During the time of the first Sefirah, Hashem gave the Children of Israel some of the Commandments, such as Shabbos, so that when we received the Torah we would already have attained some holiness. Holiness can be attained only through the performance of the Commandments. That is, in essence, the message of Sefiras Ha’Omer, the counting of the Omer.
Hashem commanded the Children of Israel to institute the count from Passover to Shavuos as a yearly procedure. It is called «The Counting of the Omer» because it begins the same day that the barley is cut for the Omer Offering, as I explain in my
article «The Omer Sacrifice.»
Each year, beginning the second night of Passover, we count until we reach the Holiday of Shavuos. We utilize this time period to improve our spiritual lives, step by step, day by day, so that when Shavuos comes, we are ready to receive the Torah.
Hashem has promised us that each year, on Passover, we will be able to receive all the same holiness that the Children of Israel received that first Passover. And on Shavuos, we will be able to receive all the same holiness that the Children of Israel received that first Shavuos, when they stood at Mount Sinai and received the Torah amidst great miracles and heavenly fire.
That very first Passover, the Children of Israel risked their lives to circumcise themselves and to slaughter the Passover Sacrifice, and therefore they merited that pouring of holiness on them. From Passover to Shavuos they labored hard to attain a high level of holiness.
If we are ready to risk our lives to fulfill the Commandments of the Torah, we can merit on Passover night what they merited. And if during Sefirah we labor hard to attain holiness, we will merit what our ancestors merited then, and we will see open miracles from Hashem just as they did.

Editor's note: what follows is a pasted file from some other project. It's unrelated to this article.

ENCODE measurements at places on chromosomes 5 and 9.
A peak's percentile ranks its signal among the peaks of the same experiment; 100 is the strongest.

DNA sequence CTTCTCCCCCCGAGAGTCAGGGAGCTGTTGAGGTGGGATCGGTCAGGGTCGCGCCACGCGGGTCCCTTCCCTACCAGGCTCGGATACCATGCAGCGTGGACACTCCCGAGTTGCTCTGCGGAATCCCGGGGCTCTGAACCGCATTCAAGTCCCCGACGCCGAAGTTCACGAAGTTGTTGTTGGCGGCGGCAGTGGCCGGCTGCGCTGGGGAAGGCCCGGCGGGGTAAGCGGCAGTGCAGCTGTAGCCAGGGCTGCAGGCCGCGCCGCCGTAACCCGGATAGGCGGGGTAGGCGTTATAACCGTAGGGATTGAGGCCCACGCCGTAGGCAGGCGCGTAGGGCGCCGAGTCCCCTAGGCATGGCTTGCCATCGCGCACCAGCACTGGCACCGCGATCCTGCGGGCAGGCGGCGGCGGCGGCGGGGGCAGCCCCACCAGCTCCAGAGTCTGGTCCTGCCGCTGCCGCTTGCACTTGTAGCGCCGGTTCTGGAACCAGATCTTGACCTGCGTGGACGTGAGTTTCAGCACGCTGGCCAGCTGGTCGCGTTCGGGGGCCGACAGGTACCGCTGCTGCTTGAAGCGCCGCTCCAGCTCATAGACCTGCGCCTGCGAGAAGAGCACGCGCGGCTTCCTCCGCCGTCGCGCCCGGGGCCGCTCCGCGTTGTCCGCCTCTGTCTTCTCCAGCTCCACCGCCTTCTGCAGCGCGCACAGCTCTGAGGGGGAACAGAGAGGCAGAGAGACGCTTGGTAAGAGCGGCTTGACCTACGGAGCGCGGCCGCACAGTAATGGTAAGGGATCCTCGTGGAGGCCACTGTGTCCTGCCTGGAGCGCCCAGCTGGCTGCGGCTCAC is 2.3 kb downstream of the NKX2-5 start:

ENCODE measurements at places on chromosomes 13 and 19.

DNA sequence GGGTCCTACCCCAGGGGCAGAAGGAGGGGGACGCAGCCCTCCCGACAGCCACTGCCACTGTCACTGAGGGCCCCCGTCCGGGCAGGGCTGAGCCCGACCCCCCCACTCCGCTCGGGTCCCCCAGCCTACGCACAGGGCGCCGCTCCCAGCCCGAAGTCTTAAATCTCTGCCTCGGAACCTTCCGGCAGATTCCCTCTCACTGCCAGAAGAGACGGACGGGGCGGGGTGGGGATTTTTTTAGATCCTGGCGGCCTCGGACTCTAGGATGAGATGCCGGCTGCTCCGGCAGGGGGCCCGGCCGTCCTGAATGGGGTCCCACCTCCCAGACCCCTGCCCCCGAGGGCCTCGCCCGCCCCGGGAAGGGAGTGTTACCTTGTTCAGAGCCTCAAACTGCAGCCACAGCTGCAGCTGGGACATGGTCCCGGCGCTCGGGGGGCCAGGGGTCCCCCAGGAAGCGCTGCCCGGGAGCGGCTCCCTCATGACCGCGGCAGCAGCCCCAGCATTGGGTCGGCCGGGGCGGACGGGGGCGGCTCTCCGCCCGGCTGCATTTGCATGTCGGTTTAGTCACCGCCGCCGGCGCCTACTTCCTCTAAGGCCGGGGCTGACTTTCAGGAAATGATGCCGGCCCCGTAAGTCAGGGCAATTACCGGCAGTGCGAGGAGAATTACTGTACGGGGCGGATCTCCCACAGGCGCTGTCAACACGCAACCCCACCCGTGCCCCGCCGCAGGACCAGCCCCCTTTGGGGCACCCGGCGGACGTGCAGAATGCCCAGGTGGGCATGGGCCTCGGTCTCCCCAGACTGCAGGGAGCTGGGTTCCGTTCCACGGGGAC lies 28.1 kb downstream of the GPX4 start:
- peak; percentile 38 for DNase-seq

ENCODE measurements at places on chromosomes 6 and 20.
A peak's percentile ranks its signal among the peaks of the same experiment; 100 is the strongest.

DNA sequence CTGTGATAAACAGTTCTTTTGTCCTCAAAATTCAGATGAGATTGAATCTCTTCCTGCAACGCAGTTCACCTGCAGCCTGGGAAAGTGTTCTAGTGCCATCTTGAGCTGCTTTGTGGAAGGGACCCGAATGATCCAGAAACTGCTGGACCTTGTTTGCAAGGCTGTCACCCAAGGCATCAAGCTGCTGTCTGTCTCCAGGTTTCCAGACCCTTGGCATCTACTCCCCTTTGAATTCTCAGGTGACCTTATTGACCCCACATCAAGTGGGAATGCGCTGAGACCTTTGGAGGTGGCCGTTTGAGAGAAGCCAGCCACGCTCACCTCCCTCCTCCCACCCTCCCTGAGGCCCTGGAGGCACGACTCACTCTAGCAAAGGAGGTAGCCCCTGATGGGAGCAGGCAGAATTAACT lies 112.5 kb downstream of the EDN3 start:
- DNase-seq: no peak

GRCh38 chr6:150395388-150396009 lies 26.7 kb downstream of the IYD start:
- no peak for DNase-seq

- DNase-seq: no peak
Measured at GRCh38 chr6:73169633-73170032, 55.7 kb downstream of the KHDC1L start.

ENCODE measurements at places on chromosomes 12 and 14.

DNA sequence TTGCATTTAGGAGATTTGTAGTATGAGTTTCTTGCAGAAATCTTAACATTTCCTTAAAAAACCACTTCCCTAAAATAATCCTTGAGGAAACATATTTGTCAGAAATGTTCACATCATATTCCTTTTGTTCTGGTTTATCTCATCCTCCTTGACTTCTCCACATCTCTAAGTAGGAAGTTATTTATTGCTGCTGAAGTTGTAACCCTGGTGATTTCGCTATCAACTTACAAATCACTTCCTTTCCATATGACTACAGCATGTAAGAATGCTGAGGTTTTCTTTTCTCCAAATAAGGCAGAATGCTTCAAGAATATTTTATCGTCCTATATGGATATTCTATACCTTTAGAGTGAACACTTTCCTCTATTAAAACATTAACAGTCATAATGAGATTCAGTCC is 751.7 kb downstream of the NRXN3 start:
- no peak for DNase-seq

The Dual Nature of Sefirah
The days of Sefirah are therefore days of achievement, days during which we work to become more holy. A chief component of that is giving the proper respect to Torah and to those who study Torah.
Unfortunately, this is a message easily forgotten. At one point in our history, around the year 120 CE, about 24,000 Torah students died of plague and war during the first 32 days of Sefirah. It happened to them because they forgot the important message of mutual respect. (This took place not all in one year, but over the space of a number of years they all died during Sefirah time. — see Midrash Koheles 11) This is why during the days of Sefirah, until the thirty-second day (inclusive), we remember that lesson, and we respectfully honor their memories by acts that are reminiscent of mourning: we do not cut our hair (except for reasons of tznius), we do not listen to music, we do not get married (engagements are permitted), and we do not dance (even during an engagement party).
Therefore, it should not be forgotten that Sefirah is the time when we work to improve ourselves so that when Shavuos comes, we are ready to receive the Torah. Mutual respect is one of the things we must focus on during this time.